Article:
Minimalism and Your Money

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Act Like a Kid Again! And Live More Intentionally

5 Things We Can Learn From Kids on How to Live More Intentionally

My wife and I are doing our best to raise our two boys, who are now 5 and 4. I would like to think we have taught them a thing or two about life so far, but they have taught us so much more. We’ve learned to be more patient, less selfish and more responsible. But they’ve also taught us to live our lives more intentionally. Having kids has made us a lot more tired and a lot busier, but they have also reminded us how to have fun and they have allowed us to feel a kind of love neither of us had experienced before.

It doesn’t end there, however. Over the last five years, my wife and I have become much more mindful and in the moment. We’ve learned to appreciate what we have and simplify our lives so we have more time for the things that really matter to us. But the more I think about it, the more I realize that our own children have led us to live more intentionally. It’s their energy, enthusiasm, and innocence that have sparked this change in our outlook on life.

C and B a few years ago, captivated by the bubbles

Here are five specific examples of how we can learn about simplicity and living more intentionally from kids.

1. Live For Today


Children don’t worry about the past nor the future. They are just excited to enjoy today. They want to play and have fun from the moment they wake up until bedtime. My kids don’t really think at all about the future unless they are excited about a big event or vacation. They also don’t dwell on the past. What happened yesterday was important yesterday, but today is a new day. They live in the moment.

In some ways, wouldn’t we all be better off acting like kids sometimes? Kids have fun, while we adults spend too much time worrying, particularly about things that we have no control over.

2. Be Yourself

Children do what they want to do instead of worrying about what others will say or think. Young kids don’t worry about rejection. They don’t fear the consequences of singing at the top of their lungs or dancing in the middle of a park. My oldest son talks about pink being his favorite color without any hesitation, something I fear he will lose in the near future because of peer pressure and societal expectations.

As adults, almost all of us are guilty of trying to fit in. It’s not Junior High School anymore, but the pressure is still there. Act like a kid again, and be yourself.

3. Get Outside


Kids have boundless energy. They want to be outside, running around all day long. Is there any better place in the world for a child than out in nature? Whether it’s swimming in a pond, meandering through the woods, or hunting for bugs in the backyard, kids just want to be out there.

Well, guess what? So do adults. The only difference is that adults don’t get out there nearly as much as they should. We spend too much time inside our cubicles at work, inside our cars shuttling our kids back and forth, and inside our houses on the weekends.

4. Love without Question


My kids love just about everyone they come into contact with. They love us, their grandparents and the rest of our family, their teachers, the janitor at school, the mailman. You name them, and my kids want to have a conversation with them. They don’t judge somebody by the color of their skin, or what they are wearing, or how old they are. None of it matters.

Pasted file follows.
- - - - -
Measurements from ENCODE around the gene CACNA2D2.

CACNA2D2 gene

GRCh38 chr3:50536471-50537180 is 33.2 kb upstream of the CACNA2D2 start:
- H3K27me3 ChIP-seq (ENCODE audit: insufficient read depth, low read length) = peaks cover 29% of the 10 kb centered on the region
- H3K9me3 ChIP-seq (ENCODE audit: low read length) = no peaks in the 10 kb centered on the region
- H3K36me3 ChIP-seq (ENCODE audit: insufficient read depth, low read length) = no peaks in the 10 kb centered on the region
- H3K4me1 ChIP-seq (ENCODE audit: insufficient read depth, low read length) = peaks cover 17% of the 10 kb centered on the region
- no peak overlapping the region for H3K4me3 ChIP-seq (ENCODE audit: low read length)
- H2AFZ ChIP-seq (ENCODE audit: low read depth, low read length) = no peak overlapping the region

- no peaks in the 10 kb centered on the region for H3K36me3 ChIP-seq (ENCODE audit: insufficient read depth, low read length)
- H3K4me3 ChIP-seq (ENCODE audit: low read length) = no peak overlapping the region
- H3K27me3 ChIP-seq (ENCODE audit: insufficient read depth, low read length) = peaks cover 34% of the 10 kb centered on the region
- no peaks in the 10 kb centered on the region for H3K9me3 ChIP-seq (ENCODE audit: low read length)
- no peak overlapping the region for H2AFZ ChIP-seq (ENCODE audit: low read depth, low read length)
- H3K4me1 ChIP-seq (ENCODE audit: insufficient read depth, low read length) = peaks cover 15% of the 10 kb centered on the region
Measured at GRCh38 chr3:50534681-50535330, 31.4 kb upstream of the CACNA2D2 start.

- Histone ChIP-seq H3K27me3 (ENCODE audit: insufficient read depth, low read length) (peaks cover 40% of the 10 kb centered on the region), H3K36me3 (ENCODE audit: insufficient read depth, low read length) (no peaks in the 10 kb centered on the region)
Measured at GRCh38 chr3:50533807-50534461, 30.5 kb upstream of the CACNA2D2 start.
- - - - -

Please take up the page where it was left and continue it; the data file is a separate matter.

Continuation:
We would all benefit from such acceptance and inclusiveness. Kids display no prejudice during an early age, it is a learned trait.

5. Say What You Mean


My kids can be brutally honest. They say what they are thinking and don’t know enough to hold back. But they also advocate for themselves better than adults. If they’re hungry, they let you know. When they are sad, they cry. If they want you to play, they don’t care what you are doing, they want you to play.

Adults could sometimes benefit from doing the same. Not to the point of being rude, but standing up for what we believe in instead of being fearful of the repercussions. For every person that speaks their mind a little too much, there are three others who are holding back, and missing out.

Act Like a Kid Again

Maybe it’s time we all start acting like kids again. Dance and sing, play outside, speak up for yourself, live in the moment and have fun. Go sledding, color, get some exercise, use your imagination, and ride a bike. Choose to experience as much as you can. Learn from children and create a more simple life that you can live more intentionally — and have a lot of fun while doing it!

So what about you? What have you learned from your kids about mindfulness and living more intentionally? In what ways have you acted like a kid?

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4 Comments

  1. Matt Hodges

    I’ve learned that being a ‘yeti’, yelling and chasing around my kids apparently never gets old (except for my throat). These are good refreshers – I’ve become so used to always stressing about everything, that I forget I was once a carefree child.

    • minimalismandmoney

      Well, I would encourage you to spend more time being the Yeti!! And try to have as much fun as those kids always seem to have!

  2. Diane Forster

    You say “choose to experience as much as you can”. I believe kids learn more when you make those experiences fun. Walking down to the beach and picking up seashells and periwinkles(and maybe getting your shoes wet) can be fun. Going to Disney is a different but still fun thing to experience. I know I always have fun with all the “kids”

    • minimalismandmoney

      I totally agree. Ultimately, I think kids have fun with almost any experience. All they really want is for others, especially family members, to have fun with them.

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